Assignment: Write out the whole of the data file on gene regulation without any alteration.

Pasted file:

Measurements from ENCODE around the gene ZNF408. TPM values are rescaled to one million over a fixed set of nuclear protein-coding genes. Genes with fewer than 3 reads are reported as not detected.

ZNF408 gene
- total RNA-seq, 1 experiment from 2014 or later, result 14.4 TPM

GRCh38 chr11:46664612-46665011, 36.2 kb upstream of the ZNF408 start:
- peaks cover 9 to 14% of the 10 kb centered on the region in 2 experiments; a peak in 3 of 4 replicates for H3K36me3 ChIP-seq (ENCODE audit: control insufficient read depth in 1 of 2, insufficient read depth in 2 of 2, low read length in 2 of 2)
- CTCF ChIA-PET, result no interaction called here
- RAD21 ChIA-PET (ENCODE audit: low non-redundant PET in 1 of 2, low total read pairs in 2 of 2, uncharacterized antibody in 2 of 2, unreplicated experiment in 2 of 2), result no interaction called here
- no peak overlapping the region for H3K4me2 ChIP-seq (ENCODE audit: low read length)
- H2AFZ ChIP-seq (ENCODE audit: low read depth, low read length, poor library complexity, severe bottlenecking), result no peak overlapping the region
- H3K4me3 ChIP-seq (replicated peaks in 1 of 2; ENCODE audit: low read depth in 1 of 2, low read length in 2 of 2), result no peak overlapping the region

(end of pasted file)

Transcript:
Measurements from ENCODE around the gene ZNF408. TPM values are rescaled to one million over a fixed set of nuclear protein-coding genes. Genes with fewer than 3 reads are reported as not detected.

ZNF408 gene
- total RNA-seq, 1 experiment from 2014 or later, result 14.4 TPM

GRCh38 chr11:46664612-46665011, 36.2 kb upstream of the ZNF408 start:
- peaks cover 9 to 14% of the 10 kb centered on the region in 2 experiments; a peak in 3 of 4 replicates for H3K36me3 ChIP-seq (ENCODE audit: control insufficient read depth in 1 of 2, insufficient read depth in 2 of 2, low read length in 2 of 2)
- CTCF ChIA-PET, result no interaction called here
- RAD21 ChIA-PET (ENCODE audit: low non-redundant PET in 1 of 2, low total read pairs in 2 of 2, uncharacterized antibody in 2 of 2, unreplicated experiment in 2 of 2), result no interaction called here
- no peak overlapping the region for H3K4me2 ChIP-seq (ENCODE audit: low read length)
- H2AFZ ChIP-seq (ENCODE audit: low read depth, low read length, poor library complexity, severe bottlenecking), result no peak overlapping the region
- H3K4me3 ChIP-seq (replicated peaks in 1 of 2; ENCODE audit: low read depth in 1 of 2, low read length in 2 of 2), result no peak overlapping the region